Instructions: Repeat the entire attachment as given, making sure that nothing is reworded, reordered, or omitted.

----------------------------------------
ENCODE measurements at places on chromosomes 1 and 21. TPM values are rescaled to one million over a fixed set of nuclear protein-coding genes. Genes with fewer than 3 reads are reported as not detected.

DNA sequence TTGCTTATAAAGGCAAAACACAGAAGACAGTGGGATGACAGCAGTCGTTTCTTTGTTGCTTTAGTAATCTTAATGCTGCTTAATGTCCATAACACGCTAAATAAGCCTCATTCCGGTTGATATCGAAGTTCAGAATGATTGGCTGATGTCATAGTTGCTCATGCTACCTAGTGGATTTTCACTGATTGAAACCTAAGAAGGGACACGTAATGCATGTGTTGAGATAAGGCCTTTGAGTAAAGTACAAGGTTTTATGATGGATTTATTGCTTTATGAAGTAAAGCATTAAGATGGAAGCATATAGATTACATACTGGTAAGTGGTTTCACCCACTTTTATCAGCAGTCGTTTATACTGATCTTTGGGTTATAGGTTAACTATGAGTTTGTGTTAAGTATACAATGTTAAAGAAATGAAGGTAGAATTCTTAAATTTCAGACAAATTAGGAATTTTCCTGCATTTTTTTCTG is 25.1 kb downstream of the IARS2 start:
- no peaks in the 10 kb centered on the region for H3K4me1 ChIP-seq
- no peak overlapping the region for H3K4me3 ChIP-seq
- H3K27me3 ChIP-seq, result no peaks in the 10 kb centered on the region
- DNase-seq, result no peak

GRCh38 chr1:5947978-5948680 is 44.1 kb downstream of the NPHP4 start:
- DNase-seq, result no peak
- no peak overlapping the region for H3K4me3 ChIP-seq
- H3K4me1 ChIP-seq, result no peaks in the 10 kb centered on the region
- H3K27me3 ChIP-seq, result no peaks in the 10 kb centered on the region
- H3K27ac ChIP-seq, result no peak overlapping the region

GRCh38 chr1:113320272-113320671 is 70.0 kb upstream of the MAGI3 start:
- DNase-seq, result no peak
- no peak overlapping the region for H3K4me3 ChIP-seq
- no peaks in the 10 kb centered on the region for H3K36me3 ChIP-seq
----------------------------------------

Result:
ENCODE measurements at places on chromosomes 1 and 21. TPM values are rescaled to one million over a fixed set of nuclear protein-coding genes. Genes with fewer than 3 reads are reported as not detected.

DNA sequence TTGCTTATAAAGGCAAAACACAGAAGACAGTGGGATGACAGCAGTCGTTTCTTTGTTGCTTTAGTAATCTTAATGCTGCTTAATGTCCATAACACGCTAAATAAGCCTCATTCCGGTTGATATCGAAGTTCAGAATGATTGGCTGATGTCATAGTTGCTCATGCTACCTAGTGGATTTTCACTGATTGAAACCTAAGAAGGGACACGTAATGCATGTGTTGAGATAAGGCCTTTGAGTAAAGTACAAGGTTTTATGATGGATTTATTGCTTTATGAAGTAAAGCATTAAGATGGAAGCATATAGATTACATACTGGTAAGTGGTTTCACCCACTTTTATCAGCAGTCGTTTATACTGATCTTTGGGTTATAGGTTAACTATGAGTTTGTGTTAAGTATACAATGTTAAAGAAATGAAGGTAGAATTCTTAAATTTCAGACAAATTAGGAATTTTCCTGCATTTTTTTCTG is 25.1 kb downstream of the IARS2 start:
- no peaks in the 10 kb centered on the region for H3K4me1 ChIP-seq
- no peak overlapping the region for H3K4me3 ChIP-seq
- H3K27me3 ChIP-seq, result no peaks in the 10 kb centered on the region
- DNase-seq, result no peak

GRCh38 chr1:5947978-5948680 is 44.1 kb downstream of the NPHP4 start:
- DNase-seq, result no peak
- no peak overlapping the region for H3K4me3 ChIP-seq
- H3K4me1 ChIP-seq, result no peaks in the 10 kb centered on the region
- H3K27me3 ChIP-seq, result no peaks in the 10 kb centered on the region
- H3K27ac ChIP-seq, result no peak overlapping the region

GRCh38 chr1:113320272-113320671 is 70.0 kb upstream of the MAGI3 start:
- DNase-seq, result no peak
- no peak overlapping the region for H3K4me3 ChIP-seq
- no peaks in the 10 kb centered on the region for H3K36me3 ChIP-seq